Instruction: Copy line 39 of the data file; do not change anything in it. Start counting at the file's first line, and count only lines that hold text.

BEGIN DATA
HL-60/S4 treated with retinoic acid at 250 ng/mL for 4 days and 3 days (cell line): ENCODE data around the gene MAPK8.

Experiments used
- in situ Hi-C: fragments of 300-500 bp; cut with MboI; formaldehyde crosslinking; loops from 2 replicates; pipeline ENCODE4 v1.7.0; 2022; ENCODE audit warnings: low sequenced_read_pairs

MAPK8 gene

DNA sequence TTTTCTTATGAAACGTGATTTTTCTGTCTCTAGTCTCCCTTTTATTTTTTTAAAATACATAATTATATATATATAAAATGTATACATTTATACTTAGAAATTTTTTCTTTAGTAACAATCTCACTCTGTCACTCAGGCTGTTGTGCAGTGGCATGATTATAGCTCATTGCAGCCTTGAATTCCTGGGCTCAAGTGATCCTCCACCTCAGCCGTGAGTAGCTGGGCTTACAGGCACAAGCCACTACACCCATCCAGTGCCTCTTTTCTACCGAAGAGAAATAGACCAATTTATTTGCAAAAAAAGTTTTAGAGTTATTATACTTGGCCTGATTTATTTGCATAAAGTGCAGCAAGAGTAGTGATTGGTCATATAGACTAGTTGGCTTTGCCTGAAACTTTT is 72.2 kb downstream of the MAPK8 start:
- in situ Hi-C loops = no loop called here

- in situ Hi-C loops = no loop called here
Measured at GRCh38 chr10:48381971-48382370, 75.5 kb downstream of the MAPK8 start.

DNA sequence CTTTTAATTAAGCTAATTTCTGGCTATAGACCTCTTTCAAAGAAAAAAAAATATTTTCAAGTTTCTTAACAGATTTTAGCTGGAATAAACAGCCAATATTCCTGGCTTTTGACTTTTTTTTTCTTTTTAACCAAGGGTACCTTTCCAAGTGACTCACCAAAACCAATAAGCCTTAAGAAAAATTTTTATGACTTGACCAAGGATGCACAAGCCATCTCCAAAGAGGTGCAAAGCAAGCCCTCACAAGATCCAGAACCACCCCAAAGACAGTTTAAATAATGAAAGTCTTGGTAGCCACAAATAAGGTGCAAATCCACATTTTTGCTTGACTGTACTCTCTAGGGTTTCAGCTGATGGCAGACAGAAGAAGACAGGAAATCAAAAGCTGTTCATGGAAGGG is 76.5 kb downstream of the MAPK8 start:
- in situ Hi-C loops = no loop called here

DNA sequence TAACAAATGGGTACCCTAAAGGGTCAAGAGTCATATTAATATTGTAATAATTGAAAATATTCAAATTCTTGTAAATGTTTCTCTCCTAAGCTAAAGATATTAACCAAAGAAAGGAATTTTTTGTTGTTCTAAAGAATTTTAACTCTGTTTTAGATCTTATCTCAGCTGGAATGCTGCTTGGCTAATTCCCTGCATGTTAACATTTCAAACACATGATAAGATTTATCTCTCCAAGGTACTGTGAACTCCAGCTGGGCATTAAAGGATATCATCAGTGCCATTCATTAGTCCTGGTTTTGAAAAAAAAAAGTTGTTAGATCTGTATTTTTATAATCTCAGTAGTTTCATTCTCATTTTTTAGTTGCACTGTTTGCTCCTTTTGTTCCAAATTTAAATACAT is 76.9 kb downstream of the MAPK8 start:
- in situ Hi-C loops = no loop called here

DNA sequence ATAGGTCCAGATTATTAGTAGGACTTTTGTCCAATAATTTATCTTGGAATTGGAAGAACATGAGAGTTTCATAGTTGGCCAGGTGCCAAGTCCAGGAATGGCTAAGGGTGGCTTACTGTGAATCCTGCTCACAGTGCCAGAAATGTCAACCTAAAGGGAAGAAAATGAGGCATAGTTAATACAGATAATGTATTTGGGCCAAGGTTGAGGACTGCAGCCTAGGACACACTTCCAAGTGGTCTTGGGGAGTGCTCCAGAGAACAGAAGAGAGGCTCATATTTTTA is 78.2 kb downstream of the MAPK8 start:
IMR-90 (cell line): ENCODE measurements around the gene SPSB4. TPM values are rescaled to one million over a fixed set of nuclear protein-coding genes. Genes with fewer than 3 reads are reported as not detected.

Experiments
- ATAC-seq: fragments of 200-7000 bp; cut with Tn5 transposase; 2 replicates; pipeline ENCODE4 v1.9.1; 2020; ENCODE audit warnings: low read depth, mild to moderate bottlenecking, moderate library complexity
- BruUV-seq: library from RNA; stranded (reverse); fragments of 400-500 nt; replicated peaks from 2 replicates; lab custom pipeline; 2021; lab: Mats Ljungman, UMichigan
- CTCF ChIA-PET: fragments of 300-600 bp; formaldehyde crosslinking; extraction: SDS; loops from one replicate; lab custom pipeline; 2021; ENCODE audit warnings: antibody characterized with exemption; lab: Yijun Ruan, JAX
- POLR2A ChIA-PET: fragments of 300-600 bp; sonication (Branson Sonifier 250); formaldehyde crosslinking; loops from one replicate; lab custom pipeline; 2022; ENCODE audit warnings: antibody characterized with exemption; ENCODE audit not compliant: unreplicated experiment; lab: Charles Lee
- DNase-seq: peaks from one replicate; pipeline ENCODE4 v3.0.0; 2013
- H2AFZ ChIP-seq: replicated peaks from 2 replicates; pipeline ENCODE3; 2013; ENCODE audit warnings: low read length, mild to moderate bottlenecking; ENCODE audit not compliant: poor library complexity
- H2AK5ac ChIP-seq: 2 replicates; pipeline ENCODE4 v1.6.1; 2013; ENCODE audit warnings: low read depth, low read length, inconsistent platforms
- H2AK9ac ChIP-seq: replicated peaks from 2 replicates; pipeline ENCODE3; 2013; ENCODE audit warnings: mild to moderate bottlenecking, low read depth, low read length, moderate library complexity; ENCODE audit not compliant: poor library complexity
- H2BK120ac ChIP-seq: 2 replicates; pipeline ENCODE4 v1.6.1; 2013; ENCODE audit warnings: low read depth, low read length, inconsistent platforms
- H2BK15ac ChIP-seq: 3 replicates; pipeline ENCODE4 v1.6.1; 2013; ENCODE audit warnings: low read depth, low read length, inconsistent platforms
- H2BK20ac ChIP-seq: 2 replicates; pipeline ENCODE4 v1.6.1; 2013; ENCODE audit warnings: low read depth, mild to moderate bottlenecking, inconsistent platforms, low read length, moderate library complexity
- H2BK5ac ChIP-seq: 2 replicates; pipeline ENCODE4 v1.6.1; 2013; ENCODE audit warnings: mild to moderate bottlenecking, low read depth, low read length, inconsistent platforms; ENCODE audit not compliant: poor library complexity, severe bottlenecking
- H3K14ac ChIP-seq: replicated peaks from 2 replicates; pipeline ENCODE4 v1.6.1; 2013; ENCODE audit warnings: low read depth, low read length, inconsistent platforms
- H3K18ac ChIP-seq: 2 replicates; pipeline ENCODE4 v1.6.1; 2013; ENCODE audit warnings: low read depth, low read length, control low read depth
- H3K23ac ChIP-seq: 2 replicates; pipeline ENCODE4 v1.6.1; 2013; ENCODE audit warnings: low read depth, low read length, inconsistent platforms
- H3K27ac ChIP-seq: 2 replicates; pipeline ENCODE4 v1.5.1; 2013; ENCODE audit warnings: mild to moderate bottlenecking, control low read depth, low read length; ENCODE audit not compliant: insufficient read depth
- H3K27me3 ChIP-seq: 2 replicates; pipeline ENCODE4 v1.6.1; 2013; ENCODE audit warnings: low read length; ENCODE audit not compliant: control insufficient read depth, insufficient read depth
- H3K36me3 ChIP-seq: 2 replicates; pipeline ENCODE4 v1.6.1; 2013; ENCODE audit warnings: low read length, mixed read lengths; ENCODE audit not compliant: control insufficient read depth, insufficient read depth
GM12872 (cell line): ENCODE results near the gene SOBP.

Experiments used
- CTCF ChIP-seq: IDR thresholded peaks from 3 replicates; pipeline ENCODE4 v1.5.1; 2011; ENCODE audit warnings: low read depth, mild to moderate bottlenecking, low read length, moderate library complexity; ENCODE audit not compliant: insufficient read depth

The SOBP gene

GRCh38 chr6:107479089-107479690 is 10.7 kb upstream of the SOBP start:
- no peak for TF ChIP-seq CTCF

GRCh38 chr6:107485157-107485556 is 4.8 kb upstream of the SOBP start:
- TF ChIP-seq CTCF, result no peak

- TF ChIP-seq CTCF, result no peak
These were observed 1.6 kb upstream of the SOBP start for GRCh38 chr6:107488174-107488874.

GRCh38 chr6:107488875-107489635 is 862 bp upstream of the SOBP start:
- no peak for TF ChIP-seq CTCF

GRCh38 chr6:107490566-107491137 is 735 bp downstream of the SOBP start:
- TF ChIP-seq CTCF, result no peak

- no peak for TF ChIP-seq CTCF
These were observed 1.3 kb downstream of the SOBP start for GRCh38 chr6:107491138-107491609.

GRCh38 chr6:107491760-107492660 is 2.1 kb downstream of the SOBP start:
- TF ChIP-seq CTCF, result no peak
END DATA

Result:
- no peak for TF ChIP-seq CTCF